The Aug. 30 spacewalk lasted 8 hours and 17 minutes, making it the third longest spacewalk in history and the longest one ever performed by a space station crew.
With the MBSU secured in place, the spacewalkers went on to remove a faulty camera from the station's Canadarm 2 robotic arm, and replaced it with a new one before returning into the Quest airlock and ending the spacewalk at 1:34 p.m. EDT (1734 GMT).
Today's outing was clocked at 6 hours and 28 minutes, and was a record-setting excursion for Williams. Roughly two hours into today's spacewalk, Williams overtook Peggy Whitson, a veteran spaceflyer and former Chief of the Astronaut Office, as the record holder for the most time spent working in the vacuum of space by a female astronaut, Byerly said.
Today's outing was the sixth for Williams and the second spacewalk for Hoshide, who is only the third Japanese spaceflyer to work outside in the vacuum of space.
The International Space Station is currently home to six astronauts: Williams and Joe Acaba of NASA, Hoshide of the Japan Aerospace Exploration Agency, and Russian cosmonauts Gennady Padalka, Yuri Malenchenko and Sergei Revin.
The asteroid, currently known as (101955) 1999 RQ36 could pose a threat to Earth when it swings close to our planet 170 years from now. Measuring 1,837 feet (560 meters) wide, asteroid 1999 RQ36 has a 1-in-1,000 chance of slamming into Earth in the year 2182, researchers have said.
NASA is planning an ambitious mission to return samples from the surface of 1999 RQ36. The expedition, called Osiris-Rex (short for Origins-Spectral Interpretation-Resource Identification-Security-Regolith Explorer), is scheduled to launch in 2016. The Osiris-Rex mission is expected to cost $800 million, a figure that does not include the cost of a launch vehicle, agency officials have said.
Samples brought back by the Osiris-Rex mission could help scientists unlock some of the mysteries of the solar system's origin some 4.5 billion years ago, and the organic molecules that may have led to life on Earth. NASA is also planning to launch astronauts to an asteroid by the year 2025.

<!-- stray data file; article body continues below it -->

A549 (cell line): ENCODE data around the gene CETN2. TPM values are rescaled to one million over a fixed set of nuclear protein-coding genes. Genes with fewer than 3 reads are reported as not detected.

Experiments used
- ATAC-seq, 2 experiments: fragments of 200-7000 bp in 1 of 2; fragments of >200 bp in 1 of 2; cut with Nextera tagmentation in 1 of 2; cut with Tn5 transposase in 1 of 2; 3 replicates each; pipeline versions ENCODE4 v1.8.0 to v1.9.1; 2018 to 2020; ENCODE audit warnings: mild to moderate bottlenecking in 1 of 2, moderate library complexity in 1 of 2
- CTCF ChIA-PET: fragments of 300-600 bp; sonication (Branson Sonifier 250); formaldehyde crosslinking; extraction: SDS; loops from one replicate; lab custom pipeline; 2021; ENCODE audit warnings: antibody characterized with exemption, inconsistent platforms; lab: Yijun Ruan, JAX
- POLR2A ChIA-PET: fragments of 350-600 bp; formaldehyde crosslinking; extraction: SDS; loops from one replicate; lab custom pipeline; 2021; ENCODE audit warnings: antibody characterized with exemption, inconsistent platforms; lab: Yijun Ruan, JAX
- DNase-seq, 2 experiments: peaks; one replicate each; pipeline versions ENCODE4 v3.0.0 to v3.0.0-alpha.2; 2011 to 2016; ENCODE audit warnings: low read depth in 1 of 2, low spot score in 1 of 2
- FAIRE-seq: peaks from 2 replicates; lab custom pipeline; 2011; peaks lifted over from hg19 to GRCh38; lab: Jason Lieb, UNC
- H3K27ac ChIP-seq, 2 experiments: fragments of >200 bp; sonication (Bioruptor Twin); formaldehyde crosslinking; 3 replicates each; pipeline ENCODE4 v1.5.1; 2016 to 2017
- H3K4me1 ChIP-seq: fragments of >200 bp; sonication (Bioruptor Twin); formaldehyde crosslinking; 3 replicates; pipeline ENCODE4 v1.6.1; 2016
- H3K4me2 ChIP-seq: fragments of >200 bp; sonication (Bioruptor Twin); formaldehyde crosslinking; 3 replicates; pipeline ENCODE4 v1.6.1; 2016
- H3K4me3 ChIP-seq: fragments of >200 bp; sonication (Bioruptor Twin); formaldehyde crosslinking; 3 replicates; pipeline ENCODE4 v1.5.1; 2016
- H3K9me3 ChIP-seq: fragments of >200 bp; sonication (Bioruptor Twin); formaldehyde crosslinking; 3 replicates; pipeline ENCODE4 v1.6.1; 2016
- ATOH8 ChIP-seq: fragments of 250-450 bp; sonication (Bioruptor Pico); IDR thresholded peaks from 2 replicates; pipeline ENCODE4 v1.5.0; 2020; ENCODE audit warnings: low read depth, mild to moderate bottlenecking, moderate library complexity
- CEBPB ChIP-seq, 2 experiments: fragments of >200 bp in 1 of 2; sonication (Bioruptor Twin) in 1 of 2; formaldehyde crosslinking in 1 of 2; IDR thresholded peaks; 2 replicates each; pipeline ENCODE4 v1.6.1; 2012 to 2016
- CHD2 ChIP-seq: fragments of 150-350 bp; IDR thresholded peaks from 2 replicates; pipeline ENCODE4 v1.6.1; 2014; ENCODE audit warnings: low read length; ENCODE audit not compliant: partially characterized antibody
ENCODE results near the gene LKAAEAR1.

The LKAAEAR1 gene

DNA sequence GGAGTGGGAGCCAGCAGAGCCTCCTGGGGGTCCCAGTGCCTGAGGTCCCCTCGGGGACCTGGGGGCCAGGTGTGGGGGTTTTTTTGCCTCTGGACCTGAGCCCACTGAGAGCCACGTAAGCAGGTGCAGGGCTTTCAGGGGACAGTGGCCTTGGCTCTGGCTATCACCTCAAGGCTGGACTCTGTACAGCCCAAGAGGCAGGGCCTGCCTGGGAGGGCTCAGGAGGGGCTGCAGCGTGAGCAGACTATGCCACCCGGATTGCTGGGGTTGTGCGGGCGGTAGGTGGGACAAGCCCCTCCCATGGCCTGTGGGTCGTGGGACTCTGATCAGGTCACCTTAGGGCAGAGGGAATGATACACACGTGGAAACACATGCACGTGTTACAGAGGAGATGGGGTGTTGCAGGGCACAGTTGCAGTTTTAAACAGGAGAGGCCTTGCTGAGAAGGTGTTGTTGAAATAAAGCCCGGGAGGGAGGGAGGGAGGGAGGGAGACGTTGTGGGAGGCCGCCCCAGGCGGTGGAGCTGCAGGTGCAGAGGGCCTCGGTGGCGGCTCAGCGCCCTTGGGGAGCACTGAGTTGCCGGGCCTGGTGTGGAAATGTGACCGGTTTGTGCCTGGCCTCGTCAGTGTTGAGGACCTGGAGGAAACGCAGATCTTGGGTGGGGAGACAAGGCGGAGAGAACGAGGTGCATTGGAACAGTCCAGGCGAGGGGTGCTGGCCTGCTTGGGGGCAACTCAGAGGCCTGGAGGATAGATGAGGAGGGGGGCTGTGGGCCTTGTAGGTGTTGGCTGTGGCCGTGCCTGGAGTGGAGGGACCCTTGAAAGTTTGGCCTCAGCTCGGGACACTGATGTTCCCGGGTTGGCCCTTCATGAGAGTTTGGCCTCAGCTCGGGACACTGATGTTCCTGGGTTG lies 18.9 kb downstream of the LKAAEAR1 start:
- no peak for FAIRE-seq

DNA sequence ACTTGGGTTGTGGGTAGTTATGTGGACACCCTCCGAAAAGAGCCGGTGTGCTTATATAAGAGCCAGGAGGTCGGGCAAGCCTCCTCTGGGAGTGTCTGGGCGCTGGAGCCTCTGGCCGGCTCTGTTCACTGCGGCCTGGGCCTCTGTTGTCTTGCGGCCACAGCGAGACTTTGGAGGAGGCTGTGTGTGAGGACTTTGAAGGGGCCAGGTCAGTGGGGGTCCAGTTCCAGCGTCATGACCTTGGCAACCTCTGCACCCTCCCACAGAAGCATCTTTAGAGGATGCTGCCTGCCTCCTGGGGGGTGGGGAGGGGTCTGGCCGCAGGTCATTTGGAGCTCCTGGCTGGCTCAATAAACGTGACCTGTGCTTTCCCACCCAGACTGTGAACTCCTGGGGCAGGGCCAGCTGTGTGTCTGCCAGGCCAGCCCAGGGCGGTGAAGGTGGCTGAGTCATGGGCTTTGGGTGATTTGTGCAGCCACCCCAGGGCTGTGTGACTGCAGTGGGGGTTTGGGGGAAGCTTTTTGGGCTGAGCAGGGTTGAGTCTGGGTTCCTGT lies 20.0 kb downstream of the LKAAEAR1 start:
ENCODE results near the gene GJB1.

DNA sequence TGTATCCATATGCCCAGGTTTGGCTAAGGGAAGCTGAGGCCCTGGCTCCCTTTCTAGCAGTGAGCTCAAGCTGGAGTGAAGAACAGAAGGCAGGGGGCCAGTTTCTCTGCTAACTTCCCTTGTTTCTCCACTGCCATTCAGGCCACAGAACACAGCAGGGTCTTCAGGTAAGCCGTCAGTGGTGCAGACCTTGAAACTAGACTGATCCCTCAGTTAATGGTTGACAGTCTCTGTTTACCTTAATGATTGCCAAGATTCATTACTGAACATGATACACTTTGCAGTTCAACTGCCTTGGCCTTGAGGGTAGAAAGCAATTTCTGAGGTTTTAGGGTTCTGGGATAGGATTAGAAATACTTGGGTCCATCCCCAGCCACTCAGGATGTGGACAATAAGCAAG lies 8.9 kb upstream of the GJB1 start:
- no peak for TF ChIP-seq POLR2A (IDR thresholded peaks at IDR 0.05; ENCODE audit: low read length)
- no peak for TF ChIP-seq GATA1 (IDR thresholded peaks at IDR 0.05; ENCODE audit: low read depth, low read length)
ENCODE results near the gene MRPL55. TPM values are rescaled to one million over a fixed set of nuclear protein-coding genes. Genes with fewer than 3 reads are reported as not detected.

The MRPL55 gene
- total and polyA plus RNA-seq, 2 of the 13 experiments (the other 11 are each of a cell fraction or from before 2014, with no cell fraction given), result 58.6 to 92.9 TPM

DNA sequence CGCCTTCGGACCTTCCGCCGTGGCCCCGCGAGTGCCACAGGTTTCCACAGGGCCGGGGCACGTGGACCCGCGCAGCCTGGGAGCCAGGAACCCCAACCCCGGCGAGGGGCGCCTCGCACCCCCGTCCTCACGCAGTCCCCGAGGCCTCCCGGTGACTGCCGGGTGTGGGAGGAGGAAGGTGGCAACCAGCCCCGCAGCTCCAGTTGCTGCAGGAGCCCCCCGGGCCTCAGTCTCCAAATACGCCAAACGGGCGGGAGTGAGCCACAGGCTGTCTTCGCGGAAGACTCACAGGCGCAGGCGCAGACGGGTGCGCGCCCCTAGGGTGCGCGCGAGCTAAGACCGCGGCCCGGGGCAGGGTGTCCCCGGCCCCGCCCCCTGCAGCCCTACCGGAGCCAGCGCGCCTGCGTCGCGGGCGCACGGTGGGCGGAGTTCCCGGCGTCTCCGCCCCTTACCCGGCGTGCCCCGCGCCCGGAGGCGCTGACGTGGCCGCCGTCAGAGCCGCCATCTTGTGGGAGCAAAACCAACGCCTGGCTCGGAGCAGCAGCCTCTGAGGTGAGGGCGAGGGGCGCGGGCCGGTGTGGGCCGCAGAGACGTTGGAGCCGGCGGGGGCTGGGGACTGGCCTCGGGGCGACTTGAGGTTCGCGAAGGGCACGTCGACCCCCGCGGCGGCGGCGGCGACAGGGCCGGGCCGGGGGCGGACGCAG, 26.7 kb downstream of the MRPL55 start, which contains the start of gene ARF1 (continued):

By soliciting suggestions from students, NASA is hoping to engage the next generation of scientists in astronomy and spaceflight. [Video: The OSIRIS-Rex Mission to 1999 RQ36]
"Because the samples returned by the mission will be available for study for future generations, it is possible the person who names the asteroid will grow up to study the regolith we return to Earth," Jason Dworkin, Osiris-Rex project scientist at NASA's Goddard Space Flight Center in Greenbelt, Md., said in a statement.
The agency's competition is open to students worldwide, under the age of 18. Each participant may submit one name, which can be up to 16 characters in length. Students are required to also include a short explanation for their suggested name.
"Asteroids are just cool and 1999 RQ36 deserves a cool name!" Bill Nye, chief executive officer for The Planetary Society, said in a statement. "Engaging kids around the world in a naming contest will get them tuned in to asteroids and asteroid science."
The deadline for entering the contest is Dec. 2, 2012, and submissions should be made by an adult on behalf of the student, NASA officials said.
A panel of judges will then review the submissions, and a winner will be announced when the chosen name is approved by the International Astronomical Union Committee for Small-Body Nomenclature.
"Our mission will be focused on this asteroid for more than a decade," Dante Lauretta, principal investigator for the Osiris-Rex mission at the University of Arizona in Tucson, said in a statement. "We look forward to having a name that is easier to say than (101955) 1999 RQ36."
Asteroid 1999 RQ36 was discovered in 1999 by the Lincoln Near Earth Asteroid Research survey at the Massachusetts Institute of Technology's (MIT) Lincoln Laboratory in Lexington. This space rock census is part of NASA's Near Earth Observation Program in Washington, D.C., which aims to catalog near-Earth asteroids and comets.